Once health care reform is “settled,” Nate Silver writes, the White House will be searching for a new domestic issue. Card check is too hard, immigration will have to wait for 2012’s “younger, more diverse electorate,” and gay rights is a slog. The winner, in Silver’s opinion, is bank reform. What's "fascinating" is how the issue has so far elicited responses from Congress that are “the strangest in the history of the institution.”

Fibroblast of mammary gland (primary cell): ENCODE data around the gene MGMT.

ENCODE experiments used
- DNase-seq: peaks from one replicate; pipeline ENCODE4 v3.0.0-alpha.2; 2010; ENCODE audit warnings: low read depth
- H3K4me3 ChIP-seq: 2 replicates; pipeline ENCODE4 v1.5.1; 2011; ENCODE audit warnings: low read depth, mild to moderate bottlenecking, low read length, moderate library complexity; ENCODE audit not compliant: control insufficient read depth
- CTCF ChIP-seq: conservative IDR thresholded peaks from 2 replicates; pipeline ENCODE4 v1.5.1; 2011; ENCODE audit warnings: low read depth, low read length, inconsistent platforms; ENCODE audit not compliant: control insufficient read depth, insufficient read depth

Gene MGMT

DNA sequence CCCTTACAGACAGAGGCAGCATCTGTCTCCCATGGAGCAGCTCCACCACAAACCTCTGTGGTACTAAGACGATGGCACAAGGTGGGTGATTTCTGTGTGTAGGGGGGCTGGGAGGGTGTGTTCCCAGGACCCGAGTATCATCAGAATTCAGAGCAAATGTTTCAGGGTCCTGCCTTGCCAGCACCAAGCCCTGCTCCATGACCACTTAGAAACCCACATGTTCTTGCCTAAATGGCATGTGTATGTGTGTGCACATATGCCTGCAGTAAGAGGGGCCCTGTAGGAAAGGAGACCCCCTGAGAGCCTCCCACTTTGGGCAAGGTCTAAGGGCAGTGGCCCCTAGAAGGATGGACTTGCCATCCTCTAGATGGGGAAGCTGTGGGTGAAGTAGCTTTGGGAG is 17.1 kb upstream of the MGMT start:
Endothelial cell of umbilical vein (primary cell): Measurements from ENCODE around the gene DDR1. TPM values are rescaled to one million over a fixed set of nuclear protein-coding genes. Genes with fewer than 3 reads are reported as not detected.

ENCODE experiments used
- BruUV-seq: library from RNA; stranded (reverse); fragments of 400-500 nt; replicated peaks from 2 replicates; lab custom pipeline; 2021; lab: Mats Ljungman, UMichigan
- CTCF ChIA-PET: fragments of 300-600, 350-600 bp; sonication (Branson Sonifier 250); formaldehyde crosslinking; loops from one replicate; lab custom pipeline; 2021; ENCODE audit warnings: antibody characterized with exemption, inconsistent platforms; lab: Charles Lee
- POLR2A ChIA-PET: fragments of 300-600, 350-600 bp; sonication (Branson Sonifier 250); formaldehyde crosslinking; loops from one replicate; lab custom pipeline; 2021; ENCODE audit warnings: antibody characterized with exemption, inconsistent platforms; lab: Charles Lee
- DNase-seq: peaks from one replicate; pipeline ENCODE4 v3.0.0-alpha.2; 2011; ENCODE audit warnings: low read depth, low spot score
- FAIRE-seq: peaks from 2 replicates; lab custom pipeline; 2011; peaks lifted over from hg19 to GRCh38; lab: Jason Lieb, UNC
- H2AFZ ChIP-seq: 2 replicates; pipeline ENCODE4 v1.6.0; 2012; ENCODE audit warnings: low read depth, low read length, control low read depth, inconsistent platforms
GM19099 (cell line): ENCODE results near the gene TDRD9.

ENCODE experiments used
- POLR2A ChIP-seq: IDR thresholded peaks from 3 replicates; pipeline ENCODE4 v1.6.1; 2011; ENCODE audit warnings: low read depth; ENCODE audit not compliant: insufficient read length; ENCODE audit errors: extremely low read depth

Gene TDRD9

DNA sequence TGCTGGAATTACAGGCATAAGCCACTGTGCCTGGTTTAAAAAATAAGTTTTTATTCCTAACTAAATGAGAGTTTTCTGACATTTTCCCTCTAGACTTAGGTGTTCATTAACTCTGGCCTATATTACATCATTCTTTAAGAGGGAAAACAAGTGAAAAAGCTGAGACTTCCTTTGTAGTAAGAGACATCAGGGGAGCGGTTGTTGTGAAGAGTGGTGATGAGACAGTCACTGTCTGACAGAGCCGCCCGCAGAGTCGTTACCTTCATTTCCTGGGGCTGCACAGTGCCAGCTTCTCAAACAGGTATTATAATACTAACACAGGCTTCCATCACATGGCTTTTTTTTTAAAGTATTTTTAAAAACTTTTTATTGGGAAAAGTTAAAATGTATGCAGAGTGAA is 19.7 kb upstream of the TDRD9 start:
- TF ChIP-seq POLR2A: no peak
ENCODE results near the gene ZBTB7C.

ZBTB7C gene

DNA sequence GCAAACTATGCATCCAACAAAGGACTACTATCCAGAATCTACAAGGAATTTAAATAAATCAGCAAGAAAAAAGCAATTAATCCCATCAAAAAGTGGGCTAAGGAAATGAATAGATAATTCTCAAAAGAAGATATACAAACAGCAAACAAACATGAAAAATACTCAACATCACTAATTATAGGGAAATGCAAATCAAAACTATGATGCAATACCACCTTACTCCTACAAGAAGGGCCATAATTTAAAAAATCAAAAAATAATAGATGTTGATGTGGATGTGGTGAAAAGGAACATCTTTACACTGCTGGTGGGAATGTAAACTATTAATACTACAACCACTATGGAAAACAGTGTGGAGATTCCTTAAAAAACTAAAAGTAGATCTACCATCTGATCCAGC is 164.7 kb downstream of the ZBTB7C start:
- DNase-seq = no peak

When it comes to finance, the parties are split “between leadership and rank-and-file, between service-sector states and manufacturing states, and between swing districts and safe districts,” Silver writes on FiveThirtyEight. The debate will be between those who want tougher regulation (Summersists) or the wholesale breakup of large banks (Volckerists). The "hardline" left will make up the latter camp. "How the right will respond is less predictable, but this may become the issue that tests whether the 'tea party' movement is ultimately more libertarian or populist in character."